30th Generation


793787620. King William "The Conqueror" 1st of England was born on 14 October 1024 in Calais, Calvados, France. He died on 9 September 1087 at the age of 62 in St. Gervais, Priory, Rouen, France. He was buried in Abbey of St.Stephen, Caen, Calvados, France.

The Battle of Hastings 1066 and much more...
A brief of the events that led to our great heritage.
Duke William of Normandy left St. Valery in Normandy with about 600 ships and 10-12,000 men on Sept 27th in 1066.

William and his barons had been recruiting and preparing the invasion of England since early spring of that year. He was a seasoned general and master tactician, using cavalry, archers and infantry and had fought many notable battles. Off Beachy Head, his ship, the Mora, arrived ahead of the fleet.. William waited and ate a hearty breakfast. As his fleet straggled into place behind him they moved eastward to the first sheltered bay to provide protection for his armada. Pevensey and Bulverhythe were the villages on each promontory. Pevensey, to the west, was protected by an old Roman Fort and behind the fort there was much flat acreage to house his large Army. To suggest this landing was not pre-planned, is not in keeping with the preparatory time taken by William, or his track record. There had been much intelligence gathering in the past few months.

The bay, wide enough for maneuverability of this large fleet, was flat shored. William is said to have fallen on the beach, grasped the sand, and declared "This is my country" or words to that effect. Next, the ships were disembarked without resistance. They included 2,500 horses, prefabricated forts, and the materiel and equipment was prepared for any contingency. The ships shuttled in and out of the bay with the precision of a D Day landing. A Fort was built inside Pevensey Roman Fort as an H.Q, while the army camped behind it. William and FitzOsborn scouted the land He was unhappy with the terrain but it had proved to be a satisfactory landing beach. Taking his army around Pevensey Bay he camped 8 miles to the east, north of what is now known as Hastings all of which was most likely pre-planned. He camped to the east outside the friendly territory of the Norman Monks of Fecamp who may have been alerted and were waiting for his probable arrival. William waited. Perhaps he was waiting to know of the outcome of the battle to the north. In those two weeks William could have marched on London and taken it. He was obviously waiting for something?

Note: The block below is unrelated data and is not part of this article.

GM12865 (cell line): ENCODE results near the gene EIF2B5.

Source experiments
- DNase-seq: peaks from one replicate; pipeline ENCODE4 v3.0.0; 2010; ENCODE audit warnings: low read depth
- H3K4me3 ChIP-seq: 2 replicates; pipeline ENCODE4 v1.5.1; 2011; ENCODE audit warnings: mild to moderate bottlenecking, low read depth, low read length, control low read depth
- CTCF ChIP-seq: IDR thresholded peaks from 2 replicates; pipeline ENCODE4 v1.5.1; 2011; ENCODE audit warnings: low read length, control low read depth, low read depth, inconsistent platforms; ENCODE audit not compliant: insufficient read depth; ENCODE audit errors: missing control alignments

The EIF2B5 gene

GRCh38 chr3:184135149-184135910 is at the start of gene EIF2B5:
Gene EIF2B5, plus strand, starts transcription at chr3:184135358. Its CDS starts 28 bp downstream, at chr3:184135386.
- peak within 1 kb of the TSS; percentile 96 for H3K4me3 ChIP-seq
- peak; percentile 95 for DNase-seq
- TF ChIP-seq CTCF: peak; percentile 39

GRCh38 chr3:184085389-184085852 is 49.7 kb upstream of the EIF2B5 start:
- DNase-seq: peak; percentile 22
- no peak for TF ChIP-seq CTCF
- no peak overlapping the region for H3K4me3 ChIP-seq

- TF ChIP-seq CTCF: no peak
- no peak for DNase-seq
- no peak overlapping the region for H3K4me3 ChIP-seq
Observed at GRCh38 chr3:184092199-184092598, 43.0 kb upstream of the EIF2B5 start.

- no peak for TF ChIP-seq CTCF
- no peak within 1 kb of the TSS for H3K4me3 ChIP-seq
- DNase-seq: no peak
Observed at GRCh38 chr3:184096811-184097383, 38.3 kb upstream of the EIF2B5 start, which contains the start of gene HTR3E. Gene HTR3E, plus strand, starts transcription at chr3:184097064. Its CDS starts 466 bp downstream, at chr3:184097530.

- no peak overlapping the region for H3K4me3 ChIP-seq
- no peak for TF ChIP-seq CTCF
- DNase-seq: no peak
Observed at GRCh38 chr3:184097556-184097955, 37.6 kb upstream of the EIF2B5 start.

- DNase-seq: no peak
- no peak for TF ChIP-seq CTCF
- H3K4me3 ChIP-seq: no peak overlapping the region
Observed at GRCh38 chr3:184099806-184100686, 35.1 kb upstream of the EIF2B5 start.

Harold, far to the north in York at Stamford Bridge, was engaged in a life and death struggle against his brother who had teamed up with the Viking King Hadrada to invade England. Whether this was a planned Norman tactic, part of a pincer movement north and south, is not known, but students of Norman and Viking history might find it very feasible. The timing of each invasion was impeccable, and probably less than coincidental. Harold managed to resist the invasion to the north and killed both commanders. He was advised of the landing to the south by William.

Bringing the remnants of his Army south, Harold camped outside London at Waltham. For two weeks he gathered reinforcements, and exchanged taunts, threats and counterclaims to the Crown of England with William. Finally he moved his army south to a position about six miles north of where William waited.

Perhaps one of the most devastating events preceding the battle was Harold's sudden awareness that he had been excommunicated by the Pope, and that William was wearing the papal ring. It is most likely this had been arranged by fellow Norman Robert Guiscard who had conquered most of southern Italy and was patron of the Pope who was indebted to him for saving the Vatican. Harold's spirit flagged. William was leading what might perhaps by called the first Crusade. The whole world was against Harold.